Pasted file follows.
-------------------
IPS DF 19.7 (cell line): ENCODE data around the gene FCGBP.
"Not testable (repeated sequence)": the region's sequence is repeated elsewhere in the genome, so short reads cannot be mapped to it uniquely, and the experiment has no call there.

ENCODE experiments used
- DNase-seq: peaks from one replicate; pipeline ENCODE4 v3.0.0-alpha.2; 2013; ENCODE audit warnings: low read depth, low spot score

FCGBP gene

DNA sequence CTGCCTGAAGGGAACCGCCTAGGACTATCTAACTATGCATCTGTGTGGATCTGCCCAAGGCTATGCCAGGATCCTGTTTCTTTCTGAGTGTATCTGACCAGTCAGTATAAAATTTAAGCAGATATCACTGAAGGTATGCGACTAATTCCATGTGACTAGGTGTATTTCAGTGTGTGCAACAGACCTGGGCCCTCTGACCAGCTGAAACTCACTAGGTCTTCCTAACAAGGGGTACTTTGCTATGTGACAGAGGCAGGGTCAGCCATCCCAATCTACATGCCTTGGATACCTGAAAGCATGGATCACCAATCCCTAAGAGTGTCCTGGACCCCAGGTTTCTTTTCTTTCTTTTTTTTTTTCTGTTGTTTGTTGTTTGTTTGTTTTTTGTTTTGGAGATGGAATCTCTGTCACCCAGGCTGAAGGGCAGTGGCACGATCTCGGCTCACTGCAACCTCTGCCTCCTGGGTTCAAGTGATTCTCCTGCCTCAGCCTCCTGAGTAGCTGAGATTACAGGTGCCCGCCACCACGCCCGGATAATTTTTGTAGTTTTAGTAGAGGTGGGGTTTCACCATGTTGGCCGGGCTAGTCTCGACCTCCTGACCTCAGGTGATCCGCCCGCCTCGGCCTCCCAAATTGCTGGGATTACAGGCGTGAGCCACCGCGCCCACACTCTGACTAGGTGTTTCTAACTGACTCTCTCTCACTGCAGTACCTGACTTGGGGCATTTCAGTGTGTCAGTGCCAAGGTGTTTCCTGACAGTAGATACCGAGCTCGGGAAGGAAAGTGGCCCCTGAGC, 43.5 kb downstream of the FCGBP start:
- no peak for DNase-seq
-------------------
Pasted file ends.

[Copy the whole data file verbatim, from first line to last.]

IPS DF 19.7 (cell line): ENCODE data around the gene FCGBP.
"Not testable (repeated sequence)": the region's sequence is repeated elsewhere in the genome, so short reads cannot be mapped to it uniquely, and the experiment has no call there.

ENCODE experiments used
- DNase-seq: peaks from one replicate; pipeline ENCODE4 v3.0.0-alpha.2; 2013; ENCODE audit warnings: low read depth, low spot score

FCGBP gene

DNA sequence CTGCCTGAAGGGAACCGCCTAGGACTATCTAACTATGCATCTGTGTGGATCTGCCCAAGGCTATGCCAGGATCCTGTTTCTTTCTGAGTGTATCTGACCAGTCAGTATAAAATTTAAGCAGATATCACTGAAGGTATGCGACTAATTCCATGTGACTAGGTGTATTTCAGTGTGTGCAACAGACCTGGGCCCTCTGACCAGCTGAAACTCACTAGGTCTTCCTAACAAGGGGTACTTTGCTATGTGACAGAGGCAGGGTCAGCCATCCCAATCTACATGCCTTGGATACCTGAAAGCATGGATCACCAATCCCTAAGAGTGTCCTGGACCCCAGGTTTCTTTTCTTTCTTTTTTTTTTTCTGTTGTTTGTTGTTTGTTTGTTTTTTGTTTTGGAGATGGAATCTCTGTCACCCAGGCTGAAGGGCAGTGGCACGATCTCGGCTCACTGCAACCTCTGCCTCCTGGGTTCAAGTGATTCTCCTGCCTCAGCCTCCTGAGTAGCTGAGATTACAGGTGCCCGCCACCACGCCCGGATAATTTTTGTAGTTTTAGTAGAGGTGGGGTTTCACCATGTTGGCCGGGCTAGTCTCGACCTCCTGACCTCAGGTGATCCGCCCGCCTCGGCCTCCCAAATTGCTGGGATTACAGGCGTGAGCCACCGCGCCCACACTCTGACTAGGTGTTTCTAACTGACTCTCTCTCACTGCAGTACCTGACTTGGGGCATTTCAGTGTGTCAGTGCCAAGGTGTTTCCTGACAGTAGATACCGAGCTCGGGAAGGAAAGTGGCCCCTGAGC, 43.5 kb downstream of the FCGBP start:
- no peak for DNase-seq